Tennessee Attorney General Herbert Slatery announced today that Tennessee, the U.S. Department of Justice, 18 states and the District of Columbia have reached a settlement with Standard & Poor’s Financial Services LLC (S&P) resolving allegations that S&P misled investors when it rated structured finance securities in the lead-up to the 2008 financial crisis.
The settlement requires S&P to pay $1.375 billion to the states and the Department of Justice. Tennessee will receive $25 million for its role as a lead state in the enforcement actions against S&P.
The state and federal complaints against S&P alleged that, despite S&P’s repeated statements emphasizing its independence and objectivity, the credit rating agency allowed its analysis to be influenced by its desire to earn substantial fees from its investment banking clients. The enforcement actions further alleged that S&P knowingly assigned inflated credit ratings to toxic assets packaged and sold by the Wall Street investment banks. The alleged misconduct began as early as 2001 and became particularly acute between 2004 and 2007.
Structured finance securities backed by subprime mortgages were at the center of the 2008 financial crisis. These financial products, including residential mortgage-backed securities and collateralized debt obligations, derive their value from the monthly payments consumers make on their mortgages.
“Standard & Poor’s claimed that its ratings were objective, but as the states alleged, the company allowed its business interests to influence those ratings to the detriment of our national economy,” said Attorney General Slatery. “I appreciate the cooperative work of the states who joined Tennessee in bringing these actions, and the Department of Justice in reaching today’s settlement.”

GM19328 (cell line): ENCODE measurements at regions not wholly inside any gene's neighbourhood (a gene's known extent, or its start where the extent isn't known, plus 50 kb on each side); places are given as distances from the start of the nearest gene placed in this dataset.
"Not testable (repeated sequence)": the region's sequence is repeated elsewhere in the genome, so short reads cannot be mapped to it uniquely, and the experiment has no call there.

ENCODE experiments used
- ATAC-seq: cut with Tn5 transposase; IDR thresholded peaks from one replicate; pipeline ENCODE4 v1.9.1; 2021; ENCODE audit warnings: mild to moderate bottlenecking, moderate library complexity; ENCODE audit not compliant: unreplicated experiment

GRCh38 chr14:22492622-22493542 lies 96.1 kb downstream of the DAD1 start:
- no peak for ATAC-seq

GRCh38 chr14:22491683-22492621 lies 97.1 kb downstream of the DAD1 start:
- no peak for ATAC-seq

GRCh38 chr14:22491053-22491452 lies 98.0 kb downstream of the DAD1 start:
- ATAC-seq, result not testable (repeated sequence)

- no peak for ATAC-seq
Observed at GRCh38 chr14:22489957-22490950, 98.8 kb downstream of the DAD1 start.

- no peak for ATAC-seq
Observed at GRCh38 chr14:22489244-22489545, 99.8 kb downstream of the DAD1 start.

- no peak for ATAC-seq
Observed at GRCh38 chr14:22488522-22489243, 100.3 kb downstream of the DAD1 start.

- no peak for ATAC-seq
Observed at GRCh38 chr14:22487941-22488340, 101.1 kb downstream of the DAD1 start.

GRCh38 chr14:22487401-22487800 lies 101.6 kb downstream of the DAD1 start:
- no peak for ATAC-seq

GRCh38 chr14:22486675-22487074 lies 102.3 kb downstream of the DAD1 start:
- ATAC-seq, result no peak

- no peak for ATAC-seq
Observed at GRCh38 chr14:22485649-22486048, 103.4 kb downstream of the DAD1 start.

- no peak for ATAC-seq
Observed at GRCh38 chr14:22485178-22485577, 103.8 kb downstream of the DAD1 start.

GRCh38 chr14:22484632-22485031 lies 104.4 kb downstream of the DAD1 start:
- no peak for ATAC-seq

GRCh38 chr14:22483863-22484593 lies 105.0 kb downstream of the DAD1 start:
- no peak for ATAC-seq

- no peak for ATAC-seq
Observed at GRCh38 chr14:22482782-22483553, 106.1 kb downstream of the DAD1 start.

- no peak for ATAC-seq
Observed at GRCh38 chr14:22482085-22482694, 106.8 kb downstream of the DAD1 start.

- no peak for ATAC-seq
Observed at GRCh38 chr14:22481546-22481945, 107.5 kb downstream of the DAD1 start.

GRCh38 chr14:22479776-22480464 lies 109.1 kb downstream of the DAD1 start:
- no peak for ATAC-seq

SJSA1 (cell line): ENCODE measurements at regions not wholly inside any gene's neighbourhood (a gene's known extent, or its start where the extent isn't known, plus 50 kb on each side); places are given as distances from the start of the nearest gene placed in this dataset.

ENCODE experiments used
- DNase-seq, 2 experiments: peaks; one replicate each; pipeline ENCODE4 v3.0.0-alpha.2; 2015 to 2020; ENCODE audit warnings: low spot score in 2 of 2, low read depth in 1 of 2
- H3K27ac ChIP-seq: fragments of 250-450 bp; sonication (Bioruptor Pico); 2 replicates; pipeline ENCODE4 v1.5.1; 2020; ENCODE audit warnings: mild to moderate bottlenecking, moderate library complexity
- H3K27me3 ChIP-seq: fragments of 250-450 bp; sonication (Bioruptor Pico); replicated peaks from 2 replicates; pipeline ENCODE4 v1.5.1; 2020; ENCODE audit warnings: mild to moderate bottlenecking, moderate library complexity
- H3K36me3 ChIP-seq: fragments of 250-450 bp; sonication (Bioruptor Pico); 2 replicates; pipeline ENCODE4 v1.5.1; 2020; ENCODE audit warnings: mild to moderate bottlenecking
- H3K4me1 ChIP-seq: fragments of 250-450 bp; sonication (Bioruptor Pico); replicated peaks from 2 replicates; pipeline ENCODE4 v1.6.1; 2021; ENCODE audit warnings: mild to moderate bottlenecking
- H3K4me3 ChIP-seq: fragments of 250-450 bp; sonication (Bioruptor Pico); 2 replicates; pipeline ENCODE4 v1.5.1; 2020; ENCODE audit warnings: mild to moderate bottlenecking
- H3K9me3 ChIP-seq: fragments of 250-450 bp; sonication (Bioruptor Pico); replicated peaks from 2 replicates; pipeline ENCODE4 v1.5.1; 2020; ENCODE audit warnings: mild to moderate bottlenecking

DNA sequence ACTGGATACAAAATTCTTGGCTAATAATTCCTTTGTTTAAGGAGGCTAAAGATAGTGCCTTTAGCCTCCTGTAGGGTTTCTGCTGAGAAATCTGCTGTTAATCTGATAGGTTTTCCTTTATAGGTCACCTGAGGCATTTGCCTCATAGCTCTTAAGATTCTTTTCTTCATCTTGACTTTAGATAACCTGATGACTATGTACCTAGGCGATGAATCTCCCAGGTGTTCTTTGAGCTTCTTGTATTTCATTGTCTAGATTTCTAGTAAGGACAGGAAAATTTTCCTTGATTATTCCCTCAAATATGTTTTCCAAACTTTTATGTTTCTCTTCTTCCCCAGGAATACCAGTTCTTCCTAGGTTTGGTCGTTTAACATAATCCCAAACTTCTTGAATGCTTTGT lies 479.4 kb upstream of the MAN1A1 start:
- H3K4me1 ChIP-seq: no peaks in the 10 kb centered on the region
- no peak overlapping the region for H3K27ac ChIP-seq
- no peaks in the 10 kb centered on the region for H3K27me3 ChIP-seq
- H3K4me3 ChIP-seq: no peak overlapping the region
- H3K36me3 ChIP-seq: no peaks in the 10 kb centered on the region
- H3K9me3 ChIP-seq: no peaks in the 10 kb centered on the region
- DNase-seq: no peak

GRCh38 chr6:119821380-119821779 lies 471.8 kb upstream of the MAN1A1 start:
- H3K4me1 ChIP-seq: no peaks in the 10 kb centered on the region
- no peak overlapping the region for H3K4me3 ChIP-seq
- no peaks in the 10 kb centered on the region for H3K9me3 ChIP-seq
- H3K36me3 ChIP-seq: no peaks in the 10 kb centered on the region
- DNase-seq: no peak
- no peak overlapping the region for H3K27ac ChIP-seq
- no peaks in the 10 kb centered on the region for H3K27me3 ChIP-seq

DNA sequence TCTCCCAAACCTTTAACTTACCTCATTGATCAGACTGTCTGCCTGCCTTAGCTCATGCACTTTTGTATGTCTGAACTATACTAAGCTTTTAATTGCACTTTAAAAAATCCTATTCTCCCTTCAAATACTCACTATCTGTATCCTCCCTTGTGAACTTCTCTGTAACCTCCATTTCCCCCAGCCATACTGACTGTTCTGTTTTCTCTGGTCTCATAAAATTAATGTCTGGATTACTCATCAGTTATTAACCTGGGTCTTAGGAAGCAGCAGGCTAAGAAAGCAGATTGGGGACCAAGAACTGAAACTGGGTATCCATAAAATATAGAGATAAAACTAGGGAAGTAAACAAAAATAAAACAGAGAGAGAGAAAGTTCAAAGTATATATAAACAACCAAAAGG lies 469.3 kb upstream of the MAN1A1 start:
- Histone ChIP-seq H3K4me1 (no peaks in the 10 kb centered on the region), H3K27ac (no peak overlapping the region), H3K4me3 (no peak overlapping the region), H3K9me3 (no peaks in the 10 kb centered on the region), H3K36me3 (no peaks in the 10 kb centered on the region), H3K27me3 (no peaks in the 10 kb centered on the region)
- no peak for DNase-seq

In addition as part of the settlement, S&P agreed to comply with all applicable state laws and for five years will cooperate with any request for information from any state expressing concern over a possible violation of state law. S&P also agreed to a statement of facts acknowledging conduct related to its analysis of structured finance securities.
“This settlement is the product of good teamwork among all the parties involved and will ultimately benefit all Tennesseans,” said Tennessee Department of Commerce and Insurance Deputy Commissioner Bill Giannini.
In August 2014, the United States Securities and Exchange Commission adopted new requirements for credit rating agencies like S&P that address conflicts of interest and procedures to protect the integrity and transparency of rating methodologies and that provide for certifications to accompany credit ratings attesting that the ratings were not influenced by other business activities.
The S&P settlement documents may be viewed by going online to www.tn.gov/attorneygeneral and clicking on “Filings of Interest.”